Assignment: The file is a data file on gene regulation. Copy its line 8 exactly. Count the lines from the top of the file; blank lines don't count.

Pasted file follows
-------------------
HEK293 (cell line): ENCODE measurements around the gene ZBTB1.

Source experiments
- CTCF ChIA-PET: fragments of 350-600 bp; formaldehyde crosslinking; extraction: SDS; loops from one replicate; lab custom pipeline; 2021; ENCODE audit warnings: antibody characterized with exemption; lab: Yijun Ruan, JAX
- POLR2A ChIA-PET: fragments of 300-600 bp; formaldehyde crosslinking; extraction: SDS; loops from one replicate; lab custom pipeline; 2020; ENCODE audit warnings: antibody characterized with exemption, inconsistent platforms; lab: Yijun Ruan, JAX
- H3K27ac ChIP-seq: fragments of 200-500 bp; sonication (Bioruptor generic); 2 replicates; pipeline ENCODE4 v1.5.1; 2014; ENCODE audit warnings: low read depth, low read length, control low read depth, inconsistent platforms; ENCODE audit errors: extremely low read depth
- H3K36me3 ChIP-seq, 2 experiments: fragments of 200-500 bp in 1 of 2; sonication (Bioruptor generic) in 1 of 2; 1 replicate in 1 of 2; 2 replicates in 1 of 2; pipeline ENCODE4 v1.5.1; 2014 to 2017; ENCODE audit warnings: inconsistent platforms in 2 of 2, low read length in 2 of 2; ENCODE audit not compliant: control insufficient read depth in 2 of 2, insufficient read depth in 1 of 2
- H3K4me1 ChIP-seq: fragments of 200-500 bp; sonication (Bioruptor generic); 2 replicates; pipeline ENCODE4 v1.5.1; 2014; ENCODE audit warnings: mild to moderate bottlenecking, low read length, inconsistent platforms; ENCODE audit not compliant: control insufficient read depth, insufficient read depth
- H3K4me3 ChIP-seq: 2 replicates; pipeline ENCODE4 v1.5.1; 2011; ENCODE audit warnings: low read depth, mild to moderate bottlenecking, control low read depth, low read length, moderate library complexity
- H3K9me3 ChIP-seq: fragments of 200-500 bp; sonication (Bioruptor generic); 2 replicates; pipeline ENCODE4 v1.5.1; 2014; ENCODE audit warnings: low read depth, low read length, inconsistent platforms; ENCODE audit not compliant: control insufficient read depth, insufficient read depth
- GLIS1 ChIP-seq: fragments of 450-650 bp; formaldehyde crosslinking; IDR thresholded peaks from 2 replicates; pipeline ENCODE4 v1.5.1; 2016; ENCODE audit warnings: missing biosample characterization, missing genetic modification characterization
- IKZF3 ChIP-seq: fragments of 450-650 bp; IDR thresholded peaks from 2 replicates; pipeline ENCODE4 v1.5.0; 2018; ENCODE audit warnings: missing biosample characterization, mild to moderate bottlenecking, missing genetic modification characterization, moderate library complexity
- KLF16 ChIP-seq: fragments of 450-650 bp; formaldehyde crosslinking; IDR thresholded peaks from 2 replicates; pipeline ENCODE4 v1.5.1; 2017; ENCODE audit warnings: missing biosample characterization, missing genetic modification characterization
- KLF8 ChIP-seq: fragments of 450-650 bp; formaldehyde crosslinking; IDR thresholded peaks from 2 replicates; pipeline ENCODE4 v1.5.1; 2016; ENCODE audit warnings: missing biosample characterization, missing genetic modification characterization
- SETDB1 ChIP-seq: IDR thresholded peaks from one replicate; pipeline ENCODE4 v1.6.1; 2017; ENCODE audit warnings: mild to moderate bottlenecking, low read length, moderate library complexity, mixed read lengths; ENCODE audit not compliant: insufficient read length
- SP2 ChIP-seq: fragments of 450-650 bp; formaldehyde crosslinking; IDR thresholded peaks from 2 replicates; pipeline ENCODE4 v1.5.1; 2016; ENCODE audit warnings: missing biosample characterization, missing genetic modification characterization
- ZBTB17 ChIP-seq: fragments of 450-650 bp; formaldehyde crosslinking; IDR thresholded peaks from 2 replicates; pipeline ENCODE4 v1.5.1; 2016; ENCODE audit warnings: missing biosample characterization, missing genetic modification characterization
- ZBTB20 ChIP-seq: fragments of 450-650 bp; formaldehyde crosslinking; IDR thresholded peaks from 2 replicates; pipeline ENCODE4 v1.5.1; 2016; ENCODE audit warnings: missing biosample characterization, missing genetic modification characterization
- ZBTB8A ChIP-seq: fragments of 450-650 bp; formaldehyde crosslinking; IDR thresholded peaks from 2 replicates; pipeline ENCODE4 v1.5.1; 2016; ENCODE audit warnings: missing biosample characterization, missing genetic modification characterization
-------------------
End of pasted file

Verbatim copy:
- H3K4me3 ChIP-seq: 2 replicates; pipeline ENCODE4 v1.5.1; 2011; ENCODE audit warnings: low read depth, mild to moderate bottlenecking, control low read depth, low read length, moderate library complexity